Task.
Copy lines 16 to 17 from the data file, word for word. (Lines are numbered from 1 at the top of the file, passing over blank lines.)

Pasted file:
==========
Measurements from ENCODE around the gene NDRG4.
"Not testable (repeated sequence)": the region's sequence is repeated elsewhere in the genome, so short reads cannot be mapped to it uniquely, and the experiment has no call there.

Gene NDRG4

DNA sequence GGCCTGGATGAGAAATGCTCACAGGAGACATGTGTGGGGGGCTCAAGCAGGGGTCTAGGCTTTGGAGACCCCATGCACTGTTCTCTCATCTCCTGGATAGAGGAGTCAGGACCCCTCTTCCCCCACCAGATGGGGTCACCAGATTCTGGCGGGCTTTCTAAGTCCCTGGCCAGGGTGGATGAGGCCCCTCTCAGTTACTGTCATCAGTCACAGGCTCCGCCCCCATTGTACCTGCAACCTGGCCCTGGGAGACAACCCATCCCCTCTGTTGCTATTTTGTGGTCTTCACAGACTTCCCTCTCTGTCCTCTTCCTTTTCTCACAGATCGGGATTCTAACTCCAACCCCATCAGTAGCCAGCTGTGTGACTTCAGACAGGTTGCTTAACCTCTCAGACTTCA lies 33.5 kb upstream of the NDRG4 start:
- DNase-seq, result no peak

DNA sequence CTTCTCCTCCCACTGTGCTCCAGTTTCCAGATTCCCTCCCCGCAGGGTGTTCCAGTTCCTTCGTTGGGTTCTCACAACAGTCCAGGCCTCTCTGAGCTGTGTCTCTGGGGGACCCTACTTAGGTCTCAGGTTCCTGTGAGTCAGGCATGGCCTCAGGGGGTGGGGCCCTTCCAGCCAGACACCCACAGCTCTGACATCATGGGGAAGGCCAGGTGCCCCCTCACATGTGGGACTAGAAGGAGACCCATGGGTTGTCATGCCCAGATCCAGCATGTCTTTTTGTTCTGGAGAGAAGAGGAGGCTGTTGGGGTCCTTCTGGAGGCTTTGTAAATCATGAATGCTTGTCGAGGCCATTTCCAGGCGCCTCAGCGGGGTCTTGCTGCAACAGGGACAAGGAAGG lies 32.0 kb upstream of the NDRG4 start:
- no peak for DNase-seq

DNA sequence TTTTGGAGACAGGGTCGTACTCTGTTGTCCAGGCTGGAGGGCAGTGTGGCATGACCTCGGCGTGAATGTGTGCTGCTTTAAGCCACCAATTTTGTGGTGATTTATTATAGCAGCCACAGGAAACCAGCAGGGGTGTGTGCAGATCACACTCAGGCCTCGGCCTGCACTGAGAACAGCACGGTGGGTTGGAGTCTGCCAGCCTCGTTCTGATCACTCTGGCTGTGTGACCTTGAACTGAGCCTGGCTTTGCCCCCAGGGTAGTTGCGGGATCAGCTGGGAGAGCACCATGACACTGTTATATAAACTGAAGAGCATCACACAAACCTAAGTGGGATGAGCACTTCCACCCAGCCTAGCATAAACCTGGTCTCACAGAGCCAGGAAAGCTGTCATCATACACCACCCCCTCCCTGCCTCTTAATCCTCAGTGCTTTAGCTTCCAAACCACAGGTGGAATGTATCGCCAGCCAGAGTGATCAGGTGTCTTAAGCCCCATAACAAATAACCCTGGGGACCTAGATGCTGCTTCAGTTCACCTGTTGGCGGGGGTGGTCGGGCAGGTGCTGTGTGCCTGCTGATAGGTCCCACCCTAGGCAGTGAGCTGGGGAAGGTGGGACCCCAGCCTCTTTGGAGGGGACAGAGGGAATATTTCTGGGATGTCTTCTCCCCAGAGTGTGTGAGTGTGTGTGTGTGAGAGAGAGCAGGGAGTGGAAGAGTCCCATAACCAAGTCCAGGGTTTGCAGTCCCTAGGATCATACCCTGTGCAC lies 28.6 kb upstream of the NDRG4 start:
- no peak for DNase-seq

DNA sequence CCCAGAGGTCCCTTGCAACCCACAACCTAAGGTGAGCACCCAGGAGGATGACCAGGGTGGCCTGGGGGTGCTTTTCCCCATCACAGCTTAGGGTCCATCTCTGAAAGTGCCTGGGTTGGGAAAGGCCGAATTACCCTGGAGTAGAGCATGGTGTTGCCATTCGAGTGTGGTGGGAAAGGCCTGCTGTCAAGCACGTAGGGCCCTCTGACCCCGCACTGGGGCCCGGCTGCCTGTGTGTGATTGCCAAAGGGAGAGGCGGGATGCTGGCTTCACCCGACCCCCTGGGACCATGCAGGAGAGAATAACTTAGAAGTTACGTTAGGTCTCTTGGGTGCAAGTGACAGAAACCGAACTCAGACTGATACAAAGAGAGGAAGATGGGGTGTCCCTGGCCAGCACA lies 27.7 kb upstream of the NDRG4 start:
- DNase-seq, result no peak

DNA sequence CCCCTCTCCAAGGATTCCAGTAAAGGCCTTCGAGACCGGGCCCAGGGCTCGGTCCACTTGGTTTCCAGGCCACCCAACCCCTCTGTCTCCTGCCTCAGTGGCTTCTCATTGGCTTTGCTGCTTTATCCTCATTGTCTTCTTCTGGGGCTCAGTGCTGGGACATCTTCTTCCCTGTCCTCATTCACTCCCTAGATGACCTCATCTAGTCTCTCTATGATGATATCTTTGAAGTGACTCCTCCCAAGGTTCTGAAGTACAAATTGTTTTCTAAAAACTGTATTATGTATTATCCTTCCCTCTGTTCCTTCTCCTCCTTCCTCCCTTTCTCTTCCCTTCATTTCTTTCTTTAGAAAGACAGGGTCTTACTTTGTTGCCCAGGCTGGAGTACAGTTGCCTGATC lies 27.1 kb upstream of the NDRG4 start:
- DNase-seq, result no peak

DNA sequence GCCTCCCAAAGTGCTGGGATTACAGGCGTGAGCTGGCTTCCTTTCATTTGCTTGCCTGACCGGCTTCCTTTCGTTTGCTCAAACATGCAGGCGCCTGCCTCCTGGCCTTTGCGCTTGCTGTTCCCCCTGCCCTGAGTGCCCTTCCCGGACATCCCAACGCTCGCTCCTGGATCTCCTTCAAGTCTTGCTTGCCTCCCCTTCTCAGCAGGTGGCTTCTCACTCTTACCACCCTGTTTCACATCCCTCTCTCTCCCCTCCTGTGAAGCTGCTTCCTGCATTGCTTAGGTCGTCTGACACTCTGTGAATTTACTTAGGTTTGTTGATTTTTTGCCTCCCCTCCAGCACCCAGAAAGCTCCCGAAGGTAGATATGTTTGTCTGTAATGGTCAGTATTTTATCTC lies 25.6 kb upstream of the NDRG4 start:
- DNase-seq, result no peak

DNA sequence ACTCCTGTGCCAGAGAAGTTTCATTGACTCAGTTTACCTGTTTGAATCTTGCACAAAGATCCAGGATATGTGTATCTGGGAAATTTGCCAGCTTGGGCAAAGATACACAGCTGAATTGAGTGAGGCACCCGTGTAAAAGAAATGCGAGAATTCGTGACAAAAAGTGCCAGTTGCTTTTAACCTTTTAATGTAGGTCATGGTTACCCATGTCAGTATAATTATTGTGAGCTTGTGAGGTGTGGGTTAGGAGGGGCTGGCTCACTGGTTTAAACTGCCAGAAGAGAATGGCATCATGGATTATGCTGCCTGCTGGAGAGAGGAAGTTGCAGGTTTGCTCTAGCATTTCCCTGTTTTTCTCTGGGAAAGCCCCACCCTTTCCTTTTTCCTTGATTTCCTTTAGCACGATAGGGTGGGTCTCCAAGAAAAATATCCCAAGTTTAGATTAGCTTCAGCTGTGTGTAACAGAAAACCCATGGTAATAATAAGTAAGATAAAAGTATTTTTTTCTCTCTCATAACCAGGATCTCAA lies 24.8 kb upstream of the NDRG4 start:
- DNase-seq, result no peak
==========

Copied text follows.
DNA sequence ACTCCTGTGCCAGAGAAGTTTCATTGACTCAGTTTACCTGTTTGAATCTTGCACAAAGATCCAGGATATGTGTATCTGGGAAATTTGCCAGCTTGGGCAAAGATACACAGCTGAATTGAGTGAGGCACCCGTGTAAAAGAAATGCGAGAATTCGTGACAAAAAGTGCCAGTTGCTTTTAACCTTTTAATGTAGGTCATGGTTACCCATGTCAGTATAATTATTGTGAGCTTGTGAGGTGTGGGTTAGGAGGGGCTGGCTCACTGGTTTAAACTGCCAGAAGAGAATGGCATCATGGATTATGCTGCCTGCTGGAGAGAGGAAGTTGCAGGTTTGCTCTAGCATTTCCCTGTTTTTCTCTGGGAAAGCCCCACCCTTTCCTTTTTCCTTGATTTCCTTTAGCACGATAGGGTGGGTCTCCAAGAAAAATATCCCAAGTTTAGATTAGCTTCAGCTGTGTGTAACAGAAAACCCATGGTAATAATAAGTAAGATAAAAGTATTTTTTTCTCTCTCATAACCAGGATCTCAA lies 24.8 kb upstream of the NDRG4 start:
- DNase-seq, result no peak